Using data from the 1986 Northern Finland Birth Cohort, researchers have discovered that non-genetic data available at the time of birth was enough to develop a simple formula to predict childhood or adolescent obesity.
The researchers analyzed the Northern Finland Birth Cohort (NFBC; n=4,032), allowing them to create predictive equations for childhood and adolescent obesity based on parental BMI, birth weight, maternal gestational weight gain, and behavior and social indicators. In addition, a genetic score was built from 39 BMI or polymorphisms associated with obesity. To confirm this analysis, researchers conducted a retrospective cohort study of 1,503 children (aged 4 to 12 years) from Veneto, Italy; and a prospective cohort study of 1,032 children (aged 7 years) from Project Viva in Massachusetts.
“This test takes very little time, it doesn’t require any lab tests and it doesn’t cost anything,” researcher Philippe Froguel, MD, PhD, from the School of Public Health at the Imperial College London, said in a press release. “All the data we use are well-known risk factors for childhood obesity, but this is the first time they have been used together to predict from the time of birth the likelihood of a child becoming obese.”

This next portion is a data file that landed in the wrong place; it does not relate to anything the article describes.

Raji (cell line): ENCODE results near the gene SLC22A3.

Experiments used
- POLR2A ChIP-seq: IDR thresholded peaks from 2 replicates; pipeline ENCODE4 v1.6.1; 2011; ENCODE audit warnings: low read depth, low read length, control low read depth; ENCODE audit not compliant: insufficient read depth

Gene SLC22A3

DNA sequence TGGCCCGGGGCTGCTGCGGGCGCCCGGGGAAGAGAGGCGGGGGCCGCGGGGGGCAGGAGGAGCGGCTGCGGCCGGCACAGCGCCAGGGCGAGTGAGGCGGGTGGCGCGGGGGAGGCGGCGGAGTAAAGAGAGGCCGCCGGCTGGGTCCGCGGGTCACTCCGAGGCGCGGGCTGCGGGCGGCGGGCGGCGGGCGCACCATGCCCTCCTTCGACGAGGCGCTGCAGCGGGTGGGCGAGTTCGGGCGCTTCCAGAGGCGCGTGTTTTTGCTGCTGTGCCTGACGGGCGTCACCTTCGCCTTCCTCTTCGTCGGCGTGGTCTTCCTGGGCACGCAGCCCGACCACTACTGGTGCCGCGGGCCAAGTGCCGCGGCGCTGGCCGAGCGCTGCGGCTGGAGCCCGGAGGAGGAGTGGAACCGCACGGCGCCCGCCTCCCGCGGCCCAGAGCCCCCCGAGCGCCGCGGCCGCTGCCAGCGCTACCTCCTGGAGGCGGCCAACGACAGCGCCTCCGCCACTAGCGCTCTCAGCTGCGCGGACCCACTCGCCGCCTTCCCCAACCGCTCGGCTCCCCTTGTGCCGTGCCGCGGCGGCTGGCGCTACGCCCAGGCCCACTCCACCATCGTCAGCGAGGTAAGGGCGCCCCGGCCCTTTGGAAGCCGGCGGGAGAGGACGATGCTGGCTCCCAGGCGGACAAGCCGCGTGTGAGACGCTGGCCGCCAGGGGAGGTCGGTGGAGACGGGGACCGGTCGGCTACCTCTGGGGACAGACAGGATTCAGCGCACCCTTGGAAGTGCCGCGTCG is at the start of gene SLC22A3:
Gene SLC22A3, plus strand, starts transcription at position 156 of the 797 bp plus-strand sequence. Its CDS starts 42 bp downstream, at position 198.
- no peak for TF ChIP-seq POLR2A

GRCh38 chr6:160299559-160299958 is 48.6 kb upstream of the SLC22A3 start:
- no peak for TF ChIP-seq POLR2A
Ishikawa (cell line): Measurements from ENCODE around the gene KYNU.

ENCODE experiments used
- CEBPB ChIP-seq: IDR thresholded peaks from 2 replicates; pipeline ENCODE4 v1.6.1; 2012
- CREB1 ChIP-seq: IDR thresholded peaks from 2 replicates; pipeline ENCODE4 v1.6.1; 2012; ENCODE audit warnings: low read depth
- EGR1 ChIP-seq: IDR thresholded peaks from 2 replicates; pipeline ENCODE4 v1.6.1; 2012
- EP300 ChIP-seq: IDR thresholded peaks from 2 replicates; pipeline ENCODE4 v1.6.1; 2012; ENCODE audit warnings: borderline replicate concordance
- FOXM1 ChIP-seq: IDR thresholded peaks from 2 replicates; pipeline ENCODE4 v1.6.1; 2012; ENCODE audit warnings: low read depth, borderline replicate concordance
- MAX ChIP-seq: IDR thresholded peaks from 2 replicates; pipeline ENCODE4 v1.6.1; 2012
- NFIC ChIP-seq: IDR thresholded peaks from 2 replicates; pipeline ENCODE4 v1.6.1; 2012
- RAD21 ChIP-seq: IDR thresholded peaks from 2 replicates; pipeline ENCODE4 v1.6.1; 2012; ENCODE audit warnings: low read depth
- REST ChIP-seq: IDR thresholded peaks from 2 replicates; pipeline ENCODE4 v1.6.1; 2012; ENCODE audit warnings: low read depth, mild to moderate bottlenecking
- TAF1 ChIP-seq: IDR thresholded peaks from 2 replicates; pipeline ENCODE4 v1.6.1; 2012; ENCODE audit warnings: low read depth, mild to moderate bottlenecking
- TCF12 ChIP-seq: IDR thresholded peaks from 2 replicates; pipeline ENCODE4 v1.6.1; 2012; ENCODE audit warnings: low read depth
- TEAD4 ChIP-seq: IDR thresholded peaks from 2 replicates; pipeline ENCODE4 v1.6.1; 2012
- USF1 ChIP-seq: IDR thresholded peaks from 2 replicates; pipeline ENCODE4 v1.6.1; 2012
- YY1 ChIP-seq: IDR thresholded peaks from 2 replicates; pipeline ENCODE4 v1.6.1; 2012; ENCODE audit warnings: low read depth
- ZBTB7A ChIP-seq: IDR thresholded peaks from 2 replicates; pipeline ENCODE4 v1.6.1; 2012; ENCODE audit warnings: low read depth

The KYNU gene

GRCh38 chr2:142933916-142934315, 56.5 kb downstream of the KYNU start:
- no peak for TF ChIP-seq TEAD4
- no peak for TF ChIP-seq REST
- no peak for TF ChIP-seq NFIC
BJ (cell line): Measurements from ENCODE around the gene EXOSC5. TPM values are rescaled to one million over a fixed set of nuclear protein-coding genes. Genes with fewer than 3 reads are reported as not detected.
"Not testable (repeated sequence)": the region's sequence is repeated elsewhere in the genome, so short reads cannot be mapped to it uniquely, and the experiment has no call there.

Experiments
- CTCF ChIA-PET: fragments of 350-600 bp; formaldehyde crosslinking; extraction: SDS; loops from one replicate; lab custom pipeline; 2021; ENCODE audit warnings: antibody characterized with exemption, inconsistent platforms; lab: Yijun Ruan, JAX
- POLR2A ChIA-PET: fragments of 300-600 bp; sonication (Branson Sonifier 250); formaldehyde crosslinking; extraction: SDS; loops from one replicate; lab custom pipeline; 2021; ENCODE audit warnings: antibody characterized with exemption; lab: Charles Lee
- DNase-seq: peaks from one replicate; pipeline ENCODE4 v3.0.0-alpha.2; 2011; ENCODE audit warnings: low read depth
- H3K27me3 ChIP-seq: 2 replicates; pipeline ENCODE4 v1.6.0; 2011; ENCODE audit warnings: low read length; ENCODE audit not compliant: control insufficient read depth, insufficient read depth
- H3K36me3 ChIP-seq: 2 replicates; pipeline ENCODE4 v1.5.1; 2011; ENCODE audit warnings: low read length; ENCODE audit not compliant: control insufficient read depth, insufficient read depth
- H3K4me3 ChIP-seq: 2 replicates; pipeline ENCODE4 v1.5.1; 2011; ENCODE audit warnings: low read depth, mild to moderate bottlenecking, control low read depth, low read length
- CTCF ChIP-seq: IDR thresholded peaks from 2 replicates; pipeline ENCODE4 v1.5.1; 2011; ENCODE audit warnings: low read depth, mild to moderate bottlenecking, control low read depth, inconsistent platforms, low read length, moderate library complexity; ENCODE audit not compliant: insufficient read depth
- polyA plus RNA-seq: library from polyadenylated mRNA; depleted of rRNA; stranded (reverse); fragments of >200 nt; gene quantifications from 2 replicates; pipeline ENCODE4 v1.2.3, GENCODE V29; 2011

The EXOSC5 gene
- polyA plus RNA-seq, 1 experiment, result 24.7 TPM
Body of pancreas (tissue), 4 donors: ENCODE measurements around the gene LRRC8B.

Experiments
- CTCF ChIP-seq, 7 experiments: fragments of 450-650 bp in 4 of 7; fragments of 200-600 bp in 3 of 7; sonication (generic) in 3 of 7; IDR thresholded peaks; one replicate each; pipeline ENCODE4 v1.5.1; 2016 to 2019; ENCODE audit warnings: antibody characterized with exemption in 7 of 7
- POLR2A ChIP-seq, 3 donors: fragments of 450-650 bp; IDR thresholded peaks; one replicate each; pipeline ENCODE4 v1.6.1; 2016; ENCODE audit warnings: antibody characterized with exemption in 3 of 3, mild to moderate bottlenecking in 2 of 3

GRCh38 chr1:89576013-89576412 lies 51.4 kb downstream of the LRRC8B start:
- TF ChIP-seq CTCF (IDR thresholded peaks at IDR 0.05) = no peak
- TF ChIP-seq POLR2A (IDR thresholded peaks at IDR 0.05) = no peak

Six predictive models were created to represent childhood obesity, adolescent obesity, persistent childhood obesity, childhood overweight/obesity, adolescent overweight/obesity and persistent childhood overweight/obesity. Considering the discrimination accuracy of each predictive model, Froguel and colleagues used the area under the receiver operating curve (AUROC) of the model risk for final outcome data.
Researchers wrote that discrimination accuracy of the risk calculation from traditional risk factors were “excellent” for persistent childhood obesity (AUROC=0.85; 95% CI, 0.80-0.90); “clinically meaningful” for persistent childhood overweight/obesity (AUROC=0.75; 95% CI, 0.73-0.78), childhood obesity (AUROC=0.78; 95% CI, 0.74-0.82), adolescent obesity (AUROC=0.75; 95% CI, 0.71-0.79) and adolescent overweight/obesity (AUROC=0.71; 95% CI, 0.69-0.73); and “below the threshold” for clinical usefulness for childhood overweight/obesity (AUROC=0.67; 95% CI, 0.65-0.69).
According to a press release, researchers found that 20% of children predicted to have the greatest risk for obesity at birth equate to 80% of obese children. They suggest early prevention techniques with parents to effectively address infants at risk for developing obesity.
Disclosure: The researchers report no relevant financial disclosures.